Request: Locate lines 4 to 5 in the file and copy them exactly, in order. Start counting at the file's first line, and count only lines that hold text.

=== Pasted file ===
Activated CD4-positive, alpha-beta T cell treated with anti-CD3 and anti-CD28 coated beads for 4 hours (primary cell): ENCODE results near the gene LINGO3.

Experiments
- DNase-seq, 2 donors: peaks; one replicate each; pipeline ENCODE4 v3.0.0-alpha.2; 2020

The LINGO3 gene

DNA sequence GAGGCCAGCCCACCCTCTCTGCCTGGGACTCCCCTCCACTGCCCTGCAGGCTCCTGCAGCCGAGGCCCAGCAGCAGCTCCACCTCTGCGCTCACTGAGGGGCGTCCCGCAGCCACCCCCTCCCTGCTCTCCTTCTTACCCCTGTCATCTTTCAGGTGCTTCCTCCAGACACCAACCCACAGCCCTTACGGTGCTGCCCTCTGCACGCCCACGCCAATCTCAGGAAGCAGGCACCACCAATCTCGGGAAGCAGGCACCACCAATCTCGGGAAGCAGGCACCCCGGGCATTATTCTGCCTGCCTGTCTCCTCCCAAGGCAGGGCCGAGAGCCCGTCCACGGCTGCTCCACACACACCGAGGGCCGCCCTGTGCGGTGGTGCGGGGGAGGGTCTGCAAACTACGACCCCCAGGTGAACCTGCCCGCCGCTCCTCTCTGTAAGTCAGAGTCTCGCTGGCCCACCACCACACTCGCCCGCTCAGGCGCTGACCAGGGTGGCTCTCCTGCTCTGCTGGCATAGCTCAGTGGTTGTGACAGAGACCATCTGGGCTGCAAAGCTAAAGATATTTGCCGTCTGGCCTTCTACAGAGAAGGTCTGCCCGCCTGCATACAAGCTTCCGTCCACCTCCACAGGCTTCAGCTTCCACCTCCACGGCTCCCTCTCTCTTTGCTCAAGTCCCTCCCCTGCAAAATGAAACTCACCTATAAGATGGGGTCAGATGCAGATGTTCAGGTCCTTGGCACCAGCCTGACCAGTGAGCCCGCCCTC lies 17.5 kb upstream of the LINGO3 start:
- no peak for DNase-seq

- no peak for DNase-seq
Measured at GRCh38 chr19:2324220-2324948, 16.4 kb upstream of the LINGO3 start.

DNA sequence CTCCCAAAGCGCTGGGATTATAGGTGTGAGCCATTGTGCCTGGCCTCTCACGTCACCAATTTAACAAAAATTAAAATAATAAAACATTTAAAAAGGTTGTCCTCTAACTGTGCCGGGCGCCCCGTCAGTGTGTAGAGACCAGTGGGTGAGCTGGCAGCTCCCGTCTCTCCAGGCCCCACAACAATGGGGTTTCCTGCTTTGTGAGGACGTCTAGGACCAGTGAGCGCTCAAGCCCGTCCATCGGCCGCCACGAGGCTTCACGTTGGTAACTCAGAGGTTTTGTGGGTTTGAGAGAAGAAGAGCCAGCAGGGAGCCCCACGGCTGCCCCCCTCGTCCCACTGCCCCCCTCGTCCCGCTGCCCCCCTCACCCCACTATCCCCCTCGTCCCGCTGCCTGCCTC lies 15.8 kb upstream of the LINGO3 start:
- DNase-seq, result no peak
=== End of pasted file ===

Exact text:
The LINGO3 gene

DNA sequence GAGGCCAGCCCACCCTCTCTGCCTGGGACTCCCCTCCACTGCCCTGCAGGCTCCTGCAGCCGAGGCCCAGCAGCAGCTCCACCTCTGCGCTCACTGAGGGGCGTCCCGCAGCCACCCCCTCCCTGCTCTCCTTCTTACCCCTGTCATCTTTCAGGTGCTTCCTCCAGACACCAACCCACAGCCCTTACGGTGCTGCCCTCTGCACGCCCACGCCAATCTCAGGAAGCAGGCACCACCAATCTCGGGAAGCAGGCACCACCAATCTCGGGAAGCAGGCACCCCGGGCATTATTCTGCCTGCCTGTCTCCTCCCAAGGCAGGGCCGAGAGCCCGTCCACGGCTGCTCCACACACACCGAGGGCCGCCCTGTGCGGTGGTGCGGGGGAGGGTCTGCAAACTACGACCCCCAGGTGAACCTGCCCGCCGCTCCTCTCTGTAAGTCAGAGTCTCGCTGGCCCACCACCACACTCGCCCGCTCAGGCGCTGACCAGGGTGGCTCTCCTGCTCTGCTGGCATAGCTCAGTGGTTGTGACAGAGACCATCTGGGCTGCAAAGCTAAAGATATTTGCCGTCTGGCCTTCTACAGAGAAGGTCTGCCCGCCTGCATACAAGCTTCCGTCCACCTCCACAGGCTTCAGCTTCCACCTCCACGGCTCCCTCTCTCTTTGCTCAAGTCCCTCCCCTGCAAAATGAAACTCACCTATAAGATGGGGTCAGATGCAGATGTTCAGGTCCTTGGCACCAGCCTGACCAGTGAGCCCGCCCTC lies 17.5 kb upstream of the LINGO3 start: